Once again, it’s a telecommunications giant’s day of hashtagging to promote themselves and an open discussion of mental illness…
But for one day only.
That being said, mental illness is a 24/7 365 kinda thing for those who live with it. My struggle with mental illness, particularly depression, PTSD and anxiety disorder has been ongoing since 2014. I still go for treatment and I am often told that I should:
– be grateful that a large corporation runs this campaign.
– REALLY should try to get over things.
And one person asked “what are YOU bringing to the table?”
These are people who have used the branded frame on their profile picture and reposted the hashtag many times. They’re all pretty aware folks however repeated the VERY SAME stigmatizing talk that the day is supposed to be avoiding IN THE NAME OF the day!
Let’s talk is a good first step towards ongoing conversations regarding mental health issues. It was a good first step taken in 2011 and seven years later we’re STILL ON that “good first step.”
Let’s talk raised $100 million and counting for mental health organizations, yet a 50 minute session with a counsellor still costs $160 for those without comprehensive health insurance plans.
I won’t comment that one of the organizations who benefits from this is notoriously “top heavy” with executives and has a reputation of a focus on “white collar” mental health issues while trying avoid the “messier” diagnoses.
THIS is why I seem ungrateful:
– If they truly cared the hashtag would read #letstalk without the advertising. I’m all for talking about destigmatizing mental health, however, even as a customer, I am NOT going to extend social media reach.
– This campaign treats dealing with mental health issues as a “holiday” instead of removing the stigma by forcing people to deal with Mental Health issues as I do – 365 days a year. This is why I post about my struggles – often triggering the “get over it/yourself” comment.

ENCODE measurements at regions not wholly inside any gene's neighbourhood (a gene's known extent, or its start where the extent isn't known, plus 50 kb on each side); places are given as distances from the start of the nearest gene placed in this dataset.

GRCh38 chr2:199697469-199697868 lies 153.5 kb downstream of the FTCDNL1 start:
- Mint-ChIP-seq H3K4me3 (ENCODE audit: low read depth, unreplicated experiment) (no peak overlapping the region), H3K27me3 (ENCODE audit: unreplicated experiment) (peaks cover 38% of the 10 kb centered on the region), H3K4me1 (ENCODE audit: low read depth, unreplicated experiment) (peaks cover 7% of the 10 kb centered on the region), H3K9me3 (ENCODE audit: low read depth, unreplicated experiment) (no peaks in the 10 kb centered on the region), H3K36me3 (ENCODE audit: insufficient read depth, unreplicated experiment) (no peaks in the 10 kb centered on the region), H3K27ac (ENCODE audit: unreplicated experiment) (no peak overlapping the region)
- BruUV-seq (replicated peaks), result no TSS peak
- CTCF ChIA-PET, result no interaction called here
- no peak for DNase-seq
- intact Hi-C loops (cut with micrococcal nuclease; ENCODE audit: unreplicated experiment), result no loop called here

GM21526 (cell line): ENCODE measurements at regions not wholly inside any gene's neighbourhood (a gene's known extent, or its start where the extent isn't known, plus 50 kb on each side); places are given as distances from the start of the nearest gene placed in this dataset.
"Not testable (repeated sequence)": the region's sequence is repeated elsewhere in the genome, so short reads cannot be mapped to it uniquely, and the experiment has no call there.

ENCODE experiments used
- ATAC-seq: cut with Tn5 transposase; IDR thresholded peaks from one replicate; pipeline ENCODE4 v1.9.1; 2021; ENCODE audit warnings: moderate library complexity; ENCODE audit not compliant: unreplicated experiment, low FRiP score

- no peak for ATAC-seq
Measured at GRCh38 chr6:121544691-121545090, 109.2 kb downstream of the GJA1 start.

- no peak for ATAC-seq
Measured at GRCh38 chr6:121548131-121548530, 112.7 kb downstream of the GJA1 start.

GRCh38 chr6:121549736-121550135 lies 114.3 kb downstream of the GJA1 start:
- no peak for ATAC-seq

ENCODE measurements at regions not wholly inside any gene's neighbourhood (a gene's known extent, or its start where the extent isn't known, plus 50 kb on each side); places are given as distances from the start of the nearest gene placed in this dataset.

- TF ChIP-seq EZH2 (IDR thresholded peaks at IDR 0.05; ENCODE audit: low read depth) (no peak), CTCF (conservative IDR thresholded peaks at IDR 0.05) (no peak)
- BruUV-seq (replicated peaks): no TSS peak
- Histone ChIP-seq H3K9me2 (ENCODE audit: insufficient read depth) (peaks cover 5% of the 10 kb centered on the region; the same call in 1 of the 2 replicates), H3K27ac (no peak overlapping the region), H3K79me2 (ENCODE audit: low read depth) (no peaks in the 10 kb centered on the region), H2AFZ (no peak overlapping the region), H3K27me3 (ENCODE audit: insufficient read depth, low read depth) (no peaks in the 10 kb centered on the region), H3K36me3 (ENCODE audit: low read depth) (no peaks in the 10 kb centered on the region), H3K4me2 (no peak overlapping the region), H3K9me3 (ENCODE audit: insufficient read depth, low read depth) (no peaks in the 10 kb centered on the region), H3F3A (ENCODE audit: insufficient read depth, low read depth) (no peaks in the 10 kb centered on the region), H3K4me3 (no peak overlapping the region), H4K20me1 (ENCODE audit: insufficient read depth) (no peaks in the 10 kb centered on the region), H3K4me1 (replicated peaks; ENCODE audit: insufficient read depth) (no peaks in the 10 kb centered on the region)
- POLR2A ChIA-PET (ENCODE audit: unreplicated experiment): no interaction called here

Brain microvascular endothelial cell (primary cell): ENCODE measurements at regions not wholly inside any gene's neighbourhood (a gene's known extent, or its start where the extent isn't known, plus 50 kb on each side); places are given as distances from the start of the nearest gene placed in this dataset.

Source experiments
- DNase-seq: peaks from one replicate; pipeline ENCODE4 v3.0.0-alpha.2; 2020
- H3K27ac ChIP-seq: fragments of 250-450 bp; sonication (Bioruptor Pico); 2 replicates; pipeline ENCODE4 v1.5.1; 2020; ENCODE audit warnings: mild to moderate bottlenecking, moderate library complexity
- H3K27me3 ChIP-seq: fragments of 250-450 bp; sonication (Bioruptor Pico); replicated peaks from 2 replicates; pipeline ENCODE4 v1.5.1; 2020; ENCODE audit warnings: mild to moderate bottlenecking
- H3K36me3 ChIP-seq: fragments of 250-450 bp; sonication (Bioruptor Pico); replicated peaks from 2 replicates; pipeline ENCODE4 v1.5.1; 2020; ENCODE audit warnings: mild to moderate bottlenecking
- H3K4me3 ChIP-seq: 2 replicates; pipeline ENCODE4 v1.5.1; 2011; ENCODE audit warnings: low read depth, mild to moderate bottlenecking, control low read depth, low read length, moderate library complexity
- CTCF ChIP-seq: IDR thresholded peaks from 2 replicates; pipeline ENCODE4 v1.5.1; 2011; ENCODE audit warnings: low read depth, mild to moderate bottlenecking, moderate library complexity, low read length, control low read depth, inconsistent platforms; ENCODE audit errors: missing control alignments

And it wasn’t just me – I know of other people struggling who were targeted for being critical of the campaign while sharing their experiences. These three other people have been up front and open regarding their struggles and LIVE “mental health awareness” 24/7 365.
I guess by talking and writing publicly of our struggles, we are whining and not contributing. Because we currently don’t have a bright and shiny story that ends with a “happily ever after” to suit a corporate video campaign, our struggles don’t fit the “let’s talk” paradigm.
I guess my having an inexplicably bad day where things are just “meh” or worse for absolutely no reason whatsoever doesn’t fit the “let’s talk” paradigm.
I guess by repeatedly advertising services who support mental health treatment and provide crisis intervention, working as both a social worker and lay minister doesn’t fit the “let’s talk” paradigm.
I’m not doing this to complain or to be an “inspiration,” I’m trying to get people to understand that mental illness treatment is an ongoing process that may not have a tidy ending with all loose ends neatly tied in a bow.
Dear friends, if you were truly invested in ending stigma around mental health beyond feeling good for posting/tweeting a hashtag to raise 5 cents, you would engage your friends who haven’t had their happily ever after and still struggle.
You WOULDN’T tell them to get over it. You’d be there to listen, you’d ask them if there is anything they can do and if not you’d JUST BE THERE.
Fuck. The residents in the Hundred Acre Wood accepted Eeyore, despite his chronic depression!
To instead of a hashtag, let’s share information regarding the resources.
If you are depressed, in distress, or in crisis, call the Distress Centre.
Coast Hamilton Hamilton Crisis Line 24 hours – 905-972-8338
Barrett Centre for crisis support 905-529-7878 (24 hour crisis support phone line, 10 residential beds for 3-5 day crisis stay, DBT skills group, CAMS therapy)
Salvation Army army HOPE LINE…1-855-294-HOPE
Sacha Hamilton 24 hour support line 905-525-4162